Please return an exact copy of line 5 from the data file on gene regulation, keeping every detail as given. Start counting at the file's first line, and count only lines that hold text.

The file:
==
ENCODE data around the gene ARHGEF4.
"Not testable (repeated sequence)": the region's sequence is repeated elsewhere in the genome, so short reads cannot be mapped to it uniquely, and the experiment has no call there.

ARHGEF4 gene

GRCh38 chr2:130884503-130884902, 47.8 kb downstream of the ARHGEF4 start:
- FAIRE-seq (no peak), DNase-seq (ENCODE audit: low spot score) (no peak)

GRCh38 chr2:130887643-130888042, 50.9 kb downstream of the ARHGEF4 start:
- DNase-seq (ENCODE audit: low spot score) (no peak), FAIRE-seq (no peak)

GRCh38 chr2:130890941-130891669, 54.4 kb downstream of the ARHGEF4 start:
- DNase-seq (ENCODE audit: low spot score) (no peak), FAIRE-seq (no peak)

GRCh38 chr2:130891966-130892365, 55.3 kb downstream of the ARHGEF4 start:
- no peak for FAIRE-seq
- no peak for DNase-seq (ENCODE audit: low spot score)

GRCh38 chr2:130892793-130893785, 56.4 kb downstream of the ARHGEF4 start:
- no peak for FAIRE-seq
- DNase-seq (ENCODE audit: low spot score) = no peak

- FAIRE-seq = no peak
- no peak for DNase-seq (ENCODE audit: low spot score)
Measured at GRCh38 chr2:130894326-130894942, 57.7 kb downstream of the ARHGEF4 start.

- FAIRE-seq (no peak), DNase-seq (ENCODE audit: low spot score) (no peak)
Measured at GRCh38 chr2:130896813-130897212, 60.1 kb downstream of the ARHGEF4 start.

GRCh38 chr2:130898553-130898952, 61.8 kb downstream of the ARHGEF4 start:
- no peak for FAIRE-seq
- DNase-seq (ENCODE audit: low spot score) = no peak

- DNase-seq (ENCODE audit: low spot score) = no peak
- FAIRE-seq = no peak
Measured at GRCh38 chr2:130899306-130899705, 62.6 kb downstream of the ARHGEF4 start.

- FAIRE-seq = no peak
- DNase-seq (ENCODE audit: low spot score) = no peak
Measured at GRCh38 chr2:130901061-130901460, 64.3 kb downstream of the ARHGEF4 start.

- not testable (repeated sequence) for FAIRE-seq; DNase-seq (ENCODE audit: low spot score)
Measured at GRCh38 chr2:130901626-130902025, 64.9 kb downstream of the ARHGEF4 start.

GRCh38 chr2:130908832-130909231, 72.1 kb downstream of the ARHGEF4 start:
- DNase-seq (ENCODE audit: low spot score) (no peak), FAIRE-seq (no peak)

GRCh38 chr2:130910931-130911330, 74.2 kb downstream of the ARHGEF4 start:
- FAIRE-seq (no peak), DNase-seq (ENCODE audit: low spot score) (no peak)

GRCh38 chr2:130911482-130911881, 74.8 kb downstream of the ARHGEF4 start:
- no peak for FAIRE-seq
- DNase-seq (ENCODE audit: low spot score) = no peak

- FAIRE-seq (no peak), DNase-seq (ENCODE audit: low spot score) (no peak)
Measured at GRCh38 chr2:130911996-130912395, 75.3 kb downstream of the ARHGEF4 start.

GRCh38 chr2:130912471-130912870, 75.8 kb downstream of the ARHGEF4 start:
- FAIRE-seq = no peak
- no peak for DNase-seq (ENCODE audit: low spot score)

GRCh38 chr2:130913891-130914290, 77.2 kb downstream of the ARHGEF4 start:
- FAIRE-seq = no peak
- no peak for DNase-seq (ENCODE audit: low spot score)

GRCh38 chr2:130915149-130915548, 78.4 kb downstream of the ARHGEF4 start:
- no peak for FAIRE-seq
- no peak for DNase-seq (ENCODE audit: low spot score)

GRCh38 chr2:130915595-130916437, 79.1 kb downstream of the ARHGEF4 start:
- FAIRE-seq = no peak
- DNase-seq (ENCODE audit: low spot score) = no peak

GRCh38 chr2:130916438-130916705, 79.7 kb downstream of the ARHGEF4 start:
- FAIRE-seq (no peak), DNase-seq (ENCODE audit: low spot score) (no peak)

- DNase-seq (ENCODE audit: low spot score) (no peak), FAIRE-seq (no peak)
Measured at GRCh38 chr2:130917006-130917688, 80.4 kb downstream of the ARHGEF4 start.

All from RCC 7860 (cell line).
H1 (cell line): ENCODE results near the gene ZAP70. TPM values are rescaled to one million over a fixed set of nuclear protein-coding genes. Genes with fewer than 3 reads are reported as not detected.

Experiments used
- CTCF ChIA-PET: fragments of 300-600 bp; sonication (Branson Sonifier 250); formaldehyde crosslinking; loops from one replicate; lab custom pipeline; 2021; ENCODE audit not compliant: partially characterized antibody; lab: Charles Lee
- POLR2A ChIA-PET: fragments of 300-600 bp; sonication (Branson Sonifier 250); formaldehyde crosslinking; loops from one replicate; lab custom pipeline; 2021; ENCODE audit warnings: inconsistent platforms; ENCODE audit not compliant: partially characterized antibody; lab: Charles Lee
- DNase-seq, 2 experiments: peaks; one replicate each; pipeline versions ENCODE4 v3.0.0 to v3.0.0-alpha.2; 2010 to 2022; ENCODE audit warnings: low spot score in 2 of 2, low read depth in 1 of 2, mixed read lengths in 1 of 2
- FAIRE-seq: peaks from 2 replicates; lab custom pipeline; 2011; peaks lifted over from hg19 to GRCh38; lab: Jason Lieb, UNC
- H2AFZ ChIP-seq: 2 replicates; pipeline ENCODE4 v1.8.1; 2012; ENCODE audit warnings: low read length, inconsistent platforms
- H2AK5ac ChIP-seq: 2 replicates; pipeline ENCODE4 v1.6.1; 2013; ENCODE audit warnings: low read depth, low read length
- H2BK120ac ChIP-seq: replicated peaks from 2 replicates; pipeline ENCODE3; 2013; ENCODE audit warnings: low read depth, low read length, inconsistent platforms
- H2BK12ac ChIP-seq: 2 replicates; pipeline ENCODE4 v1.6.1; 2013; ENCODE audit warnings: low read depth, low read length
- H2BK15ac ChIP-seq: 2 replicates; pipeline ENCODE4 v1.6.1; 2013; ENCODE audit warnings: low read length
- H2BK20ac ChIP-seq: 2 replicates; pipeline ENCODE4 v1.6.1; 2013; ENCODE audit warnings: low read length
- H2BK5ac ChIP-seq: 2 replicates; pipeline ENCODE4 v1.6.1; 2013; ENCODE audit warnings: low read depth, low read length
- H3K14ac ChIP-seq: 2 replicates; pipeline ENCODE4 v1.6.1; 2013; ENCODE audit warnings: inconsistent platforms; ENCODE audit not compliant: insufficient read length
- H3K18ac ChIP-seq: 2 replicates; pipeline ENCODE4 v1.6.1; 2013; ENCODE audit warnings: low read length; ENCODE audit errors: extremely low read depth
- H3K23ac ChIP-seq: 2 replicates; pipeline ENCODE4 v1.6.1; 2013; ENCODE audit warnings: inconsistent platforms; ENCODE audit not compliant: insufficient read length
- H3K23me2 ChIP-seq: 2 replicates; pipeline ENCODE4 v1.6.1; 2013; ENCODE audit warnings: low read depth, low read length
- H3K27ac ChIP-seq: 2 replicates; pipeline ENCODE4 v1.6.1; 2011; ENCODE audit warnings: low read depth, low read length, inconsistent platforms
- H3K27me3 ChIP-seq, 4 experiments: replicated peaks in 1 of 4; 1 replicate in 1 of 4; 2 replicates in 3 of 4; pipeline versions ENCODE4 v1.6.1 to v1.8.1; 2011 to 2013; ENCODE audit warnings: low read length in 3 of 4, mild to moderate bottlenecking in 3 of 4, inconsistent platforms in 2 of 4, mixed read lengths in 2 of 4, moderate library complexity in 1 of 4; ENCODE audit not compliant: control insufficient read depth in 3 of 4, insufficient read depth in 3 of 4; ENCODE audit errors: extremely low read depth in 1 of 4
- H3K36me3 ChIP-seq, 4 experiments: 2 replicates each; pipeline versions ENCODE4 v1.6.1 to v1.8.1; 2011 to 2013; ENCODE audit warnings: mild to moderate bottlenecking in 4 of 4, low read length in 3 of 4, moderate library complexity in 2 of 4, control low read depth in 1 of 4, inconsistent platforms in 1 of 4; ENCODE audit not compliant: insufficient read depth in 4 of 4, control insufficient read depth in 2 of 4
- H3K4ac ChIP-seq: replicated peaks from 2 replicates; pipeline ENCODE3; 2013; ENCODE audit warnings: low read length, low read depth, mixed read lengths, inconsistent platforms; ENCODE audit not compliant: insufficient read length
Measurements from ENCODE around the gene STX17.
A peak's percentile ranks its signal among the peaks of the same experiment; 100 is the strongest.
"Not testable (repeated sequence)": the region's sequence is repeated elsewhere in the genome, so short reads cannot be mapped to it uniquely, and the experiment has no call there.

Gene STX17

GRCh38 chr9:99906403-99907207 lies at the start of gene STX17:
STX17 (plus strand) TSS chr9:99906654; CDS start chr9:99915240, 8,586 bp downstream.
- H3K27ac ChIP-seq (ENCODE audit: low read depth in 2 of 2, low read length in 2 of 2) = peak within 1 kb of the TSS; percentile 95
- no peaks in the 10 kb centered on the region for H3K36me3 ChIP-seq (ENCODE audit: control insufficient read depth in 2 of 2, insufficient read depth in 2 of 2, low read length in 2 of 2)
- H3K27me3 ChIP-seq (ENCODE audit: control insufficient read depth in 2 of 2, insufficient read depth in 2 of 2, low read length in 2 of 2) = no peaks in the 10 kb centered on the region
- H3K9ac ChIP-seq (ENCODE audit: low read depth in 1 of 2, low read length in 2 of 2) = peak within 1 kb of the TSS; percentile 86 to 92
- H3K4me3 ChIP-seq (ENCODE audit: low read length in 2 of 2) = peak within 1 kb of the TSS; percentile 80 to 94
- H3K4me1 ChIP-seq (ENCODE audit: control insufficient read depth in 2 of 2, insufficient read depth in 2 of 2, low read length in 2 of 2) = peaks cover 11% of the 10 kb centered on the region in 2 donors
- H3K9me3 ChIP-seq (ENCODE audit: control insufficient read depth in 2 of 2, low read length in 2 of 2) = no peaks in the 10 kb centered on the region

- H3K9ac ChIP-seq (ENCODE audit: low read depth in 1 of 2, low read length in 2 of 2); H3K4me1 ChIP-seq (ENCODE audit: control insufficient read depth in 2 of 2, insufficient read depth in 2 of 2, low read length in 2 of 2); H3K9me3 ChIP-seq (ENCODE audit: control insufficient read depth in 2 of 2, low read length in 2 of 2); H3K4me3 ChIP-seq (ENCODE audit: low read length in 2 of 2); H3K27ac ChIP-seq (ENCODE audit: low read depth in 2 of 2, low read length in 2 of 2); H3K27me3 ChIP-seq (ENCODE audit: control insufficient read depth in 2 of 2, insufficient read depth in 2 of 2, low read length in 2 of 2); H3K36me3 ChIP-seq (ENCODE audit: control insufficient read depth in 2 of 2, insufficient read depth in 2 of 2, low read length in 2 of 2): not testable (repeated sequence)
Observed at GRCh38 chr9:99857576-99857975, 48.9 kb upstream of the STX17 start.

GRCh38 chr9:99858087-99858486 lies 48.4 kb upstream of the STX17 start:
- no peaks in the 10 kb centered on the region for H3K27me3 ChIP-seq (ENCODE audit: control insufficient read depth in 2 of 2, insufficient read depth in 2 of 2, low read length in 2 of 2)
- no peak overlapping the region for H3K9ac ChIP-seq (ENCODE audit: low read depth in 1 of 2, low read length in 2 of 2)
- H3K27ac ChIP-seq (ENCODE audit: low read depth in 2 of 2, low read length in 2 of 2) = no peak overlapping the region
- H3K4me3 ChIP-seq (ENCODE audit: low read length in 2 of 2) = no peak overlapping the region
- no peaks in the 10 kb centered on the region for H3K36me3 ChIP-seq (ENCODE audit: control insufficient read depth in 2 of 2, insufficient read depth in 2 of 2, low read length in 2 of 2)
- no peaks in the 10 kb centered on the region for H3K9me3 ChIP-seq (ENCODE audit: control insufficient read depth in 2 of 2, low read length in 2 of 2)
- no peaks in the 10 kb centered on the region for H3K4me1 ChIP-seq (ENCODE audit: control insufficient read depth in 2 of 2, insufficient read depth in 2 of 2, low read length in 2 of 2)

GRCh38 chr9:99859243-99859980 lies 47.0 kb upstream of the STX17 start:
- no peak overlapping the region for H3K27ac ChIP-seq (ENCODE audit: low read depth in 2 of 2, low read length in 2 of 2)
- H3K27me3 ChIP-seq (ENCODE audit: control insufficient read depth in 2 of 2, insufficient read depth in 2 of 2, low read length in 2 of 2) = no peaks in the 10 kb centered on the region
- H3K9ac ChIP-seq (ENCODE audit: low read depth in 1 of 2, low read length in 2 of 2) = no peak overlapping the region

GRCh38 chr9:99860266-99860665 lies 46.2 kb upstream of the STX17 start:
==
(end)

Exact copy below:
- FAIRE-seq (no peak), DNase-seq (ENCODE audit: low spot score) (no peak)